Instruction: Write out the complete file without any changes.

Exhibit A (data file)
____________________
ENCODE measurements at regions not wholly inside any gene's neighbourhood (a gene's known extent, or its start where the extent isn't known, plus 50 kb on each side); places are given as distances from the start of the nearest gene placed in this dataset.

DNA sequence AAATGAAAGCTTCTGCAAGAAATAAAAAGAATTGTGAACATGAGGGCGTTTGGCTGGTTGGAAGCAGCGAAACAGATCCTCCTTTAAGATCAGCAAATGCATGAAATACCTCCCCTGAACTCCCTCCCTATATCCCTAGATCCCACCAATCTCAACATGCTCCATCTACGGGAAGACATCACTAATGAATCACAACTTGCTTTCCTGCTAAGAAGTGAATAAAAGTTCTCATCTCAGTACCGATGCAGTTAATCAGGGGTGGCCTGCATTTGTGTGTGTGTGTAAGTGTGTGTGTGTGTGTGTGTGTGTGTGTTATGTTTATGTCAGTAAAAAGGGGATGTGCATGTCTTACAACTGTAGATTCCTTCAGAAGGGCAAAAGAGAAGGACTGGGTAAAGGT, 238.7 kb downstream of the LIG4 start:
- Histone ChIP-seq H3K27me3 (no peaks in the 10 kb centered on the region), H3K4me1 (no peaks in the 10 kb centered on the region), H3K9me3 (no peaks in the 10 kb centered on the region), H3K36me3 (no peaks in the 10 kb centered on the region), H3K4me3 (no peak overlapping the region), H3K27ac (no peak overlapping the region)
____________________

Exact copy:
ENCODE measurements at regions not wholly inside any gene's neighbourhood (a gene's known extent, or its start where the extent isn't known, plus 50 kb on each side); places are given as distances from the start of the nearest gene placed in this dataset.

DNA sequence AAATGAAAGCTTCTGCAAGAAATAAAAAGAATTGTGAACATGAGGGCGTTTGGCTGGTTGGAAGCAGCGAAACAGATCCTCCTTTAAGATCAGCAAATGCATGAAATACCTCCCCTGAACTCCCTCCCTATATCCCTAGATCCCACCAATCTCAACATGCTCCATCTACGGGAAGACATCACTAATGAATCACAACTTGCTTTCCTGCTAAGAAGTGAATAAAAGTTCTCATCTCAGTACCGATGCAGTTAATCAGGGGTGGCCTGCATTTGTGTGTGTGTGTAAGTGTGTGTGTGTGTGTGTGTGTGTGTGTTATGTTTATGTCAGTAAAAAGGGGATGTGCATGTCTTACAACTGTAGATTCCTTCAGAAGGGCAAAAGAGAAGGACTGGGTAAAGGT, 238.7 kb downstream of the LIG4 start:
- Histone ChIP-seq H3K27me3 (no peaks in the 10 kb centered on the region), H3K4me1 (no peaks in the 10 kb centered on the region), H3K9me3 (no peaks in the 10 kb centered on the region), H3K36me3 (no peaks in the 10 kb centered on the region), H3K4me3 (no peak overlapping the region), H3K27ac (no peak overlapping the region)